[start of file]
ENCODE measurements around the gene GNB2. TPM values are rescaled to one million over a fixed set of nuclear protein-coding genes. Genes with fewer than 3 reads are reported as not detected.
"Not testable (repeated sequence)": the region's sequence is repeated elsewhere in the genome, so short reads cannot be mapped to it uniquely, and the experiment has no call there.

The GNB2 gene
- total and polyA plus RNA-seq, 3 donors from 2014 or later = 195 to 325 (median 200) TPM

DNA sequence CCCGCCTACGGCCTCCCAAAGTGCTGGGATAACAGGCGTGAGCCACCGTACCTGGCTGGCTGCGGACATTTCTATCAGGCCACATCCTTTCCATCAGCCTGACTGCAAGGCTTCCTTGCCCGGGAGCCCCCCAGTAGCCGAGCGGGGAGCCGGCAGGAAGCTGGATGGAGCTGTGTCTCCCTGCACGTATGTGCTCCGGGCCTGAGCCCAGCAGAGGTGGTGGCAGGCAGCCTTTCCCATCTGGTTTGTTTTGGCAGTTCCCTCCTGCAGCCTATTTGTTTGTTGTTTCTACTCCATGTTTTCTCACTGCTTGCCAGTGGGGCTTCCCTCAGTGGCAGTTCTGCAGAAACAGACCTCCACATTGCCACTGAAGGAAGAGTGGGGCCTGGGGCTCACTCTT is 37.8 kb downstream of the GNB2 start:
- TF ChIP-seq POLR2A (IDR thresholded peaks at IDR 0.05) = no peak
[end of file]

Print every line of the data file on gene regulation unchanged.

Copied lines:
ENCODE measurements around the gene GNB2. TPM values are rescaled to one million over a fixed set of nuclear protein-coding genes. Genes with fewer than 3 reads are reported as not detected.
"Not testable (repeated sequence)": the region's sequence is repeated elsewhere in the genome, so short reads cannot be mapped to it uniquely, and the experiment has no call there.

The GNB2 gene
- total and polyA plus RNA-seq, 3 donors from 2014 or later = 195 to 325 (median 200) TPM

DNA sequence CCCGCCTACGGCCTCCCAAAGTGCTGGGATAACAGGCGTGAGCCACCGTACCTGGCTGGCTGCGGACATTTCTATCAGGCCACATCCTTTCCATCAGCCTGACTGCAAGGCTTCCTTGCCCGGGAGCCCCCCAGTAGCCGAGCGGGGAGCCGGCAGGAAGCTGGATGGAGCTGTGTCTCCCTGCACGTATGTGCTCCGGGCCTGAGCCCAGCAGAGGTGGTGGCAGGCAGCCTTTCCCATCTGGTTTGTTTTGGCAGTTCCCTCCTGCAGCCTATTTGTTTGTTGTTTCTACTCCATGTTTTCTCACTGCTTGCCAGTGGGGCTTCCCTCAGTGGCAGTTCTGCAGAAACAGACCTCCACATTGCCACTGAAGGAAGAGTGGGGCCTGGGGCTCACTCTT is 37.8 kb downstream of the GNB2 start:
- TF ChIP-seq POLR2A (IDR thresholded peaks at IDR 0.05) = no peak